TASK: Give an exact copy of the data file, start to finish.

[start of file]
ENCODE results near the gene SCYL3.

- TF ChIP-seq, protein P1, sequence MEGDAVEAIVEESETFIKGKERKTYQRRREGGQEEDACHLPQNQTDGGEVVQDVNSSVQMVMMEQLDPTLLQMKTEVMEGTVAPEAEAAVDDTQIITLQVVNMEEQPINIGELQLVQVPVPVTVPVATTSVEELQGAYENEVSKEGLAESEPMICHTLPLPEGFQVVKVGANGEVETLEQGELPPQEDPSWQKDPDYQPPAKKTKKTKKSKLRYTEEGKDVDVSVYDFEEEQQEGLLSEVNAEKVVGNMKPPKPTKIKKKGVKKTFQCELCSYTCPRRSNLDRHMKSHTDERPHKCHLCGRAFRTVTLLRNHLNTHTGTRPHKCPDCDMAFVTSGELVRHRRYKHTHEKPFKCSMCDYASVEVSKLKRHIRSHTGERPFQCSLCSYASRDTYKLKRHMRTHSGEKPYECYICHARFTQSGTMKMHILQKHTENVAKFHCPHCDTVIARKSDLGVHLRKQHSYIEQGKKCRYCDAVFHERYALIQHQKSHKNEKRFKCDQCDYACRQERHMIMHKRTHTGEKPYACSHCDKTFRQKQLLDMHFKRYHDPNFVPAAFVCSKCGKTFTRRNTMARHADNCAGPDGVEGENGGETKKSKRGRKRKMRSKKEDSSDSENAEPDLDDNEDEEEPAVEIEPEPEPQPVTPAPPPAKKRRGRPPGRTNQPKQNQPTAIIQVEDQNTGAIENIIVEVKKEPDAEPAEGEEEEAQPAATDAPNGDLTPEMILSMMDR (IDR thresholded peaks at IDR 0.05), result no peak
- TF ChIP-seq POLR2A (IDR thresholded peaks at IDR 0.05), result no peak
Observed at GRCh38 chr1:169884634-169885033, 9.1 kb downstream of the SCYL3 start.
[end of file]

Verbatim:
ENCODE results near the gene SCYL3.

- TF ChIP-seq, protein P1, sequence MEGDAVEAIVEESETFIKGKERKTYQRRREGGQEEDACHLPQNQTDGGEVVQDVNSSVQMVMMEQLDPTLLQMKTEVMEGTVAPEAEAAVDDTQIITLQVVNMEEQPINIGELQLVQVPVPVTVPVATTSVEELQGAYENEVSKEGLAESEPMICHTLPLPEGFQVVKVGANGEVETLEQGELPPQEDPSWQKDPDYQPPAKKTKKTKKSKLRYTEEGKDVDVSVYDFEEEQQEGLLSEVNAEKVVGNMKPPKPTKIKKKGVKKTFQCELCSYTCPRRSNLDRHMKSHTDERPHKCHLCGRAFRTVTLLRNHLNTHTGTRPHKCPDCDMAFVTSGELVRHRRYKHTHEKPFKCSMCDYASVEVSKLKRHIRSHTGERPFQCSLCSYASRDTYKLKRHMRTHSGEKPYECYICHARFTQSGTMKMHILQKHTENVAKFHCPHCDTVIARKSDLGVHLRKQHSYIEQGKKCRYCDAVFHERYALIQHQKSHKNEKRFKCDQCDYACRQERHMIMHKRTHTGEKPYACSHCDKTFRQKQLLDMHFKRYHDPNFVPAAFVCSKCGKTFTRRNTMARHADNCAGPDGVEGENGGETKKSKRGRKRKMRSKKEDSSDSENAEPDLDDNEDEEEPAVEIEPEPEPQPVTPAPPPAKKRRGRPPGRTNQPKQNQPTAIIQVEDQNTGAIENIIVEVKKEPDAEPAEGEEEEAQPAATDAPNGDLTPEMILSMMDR (IDR thresholded peaks at IDR 0.05), result no peak
- TF ChIP-seq POLR2A (IDR thresholded peaks at IDR 0.05), result no peak
Observed at GRCh38 chr1:169884634-169885033, 9.1 kb downstream of the SCYL3 start.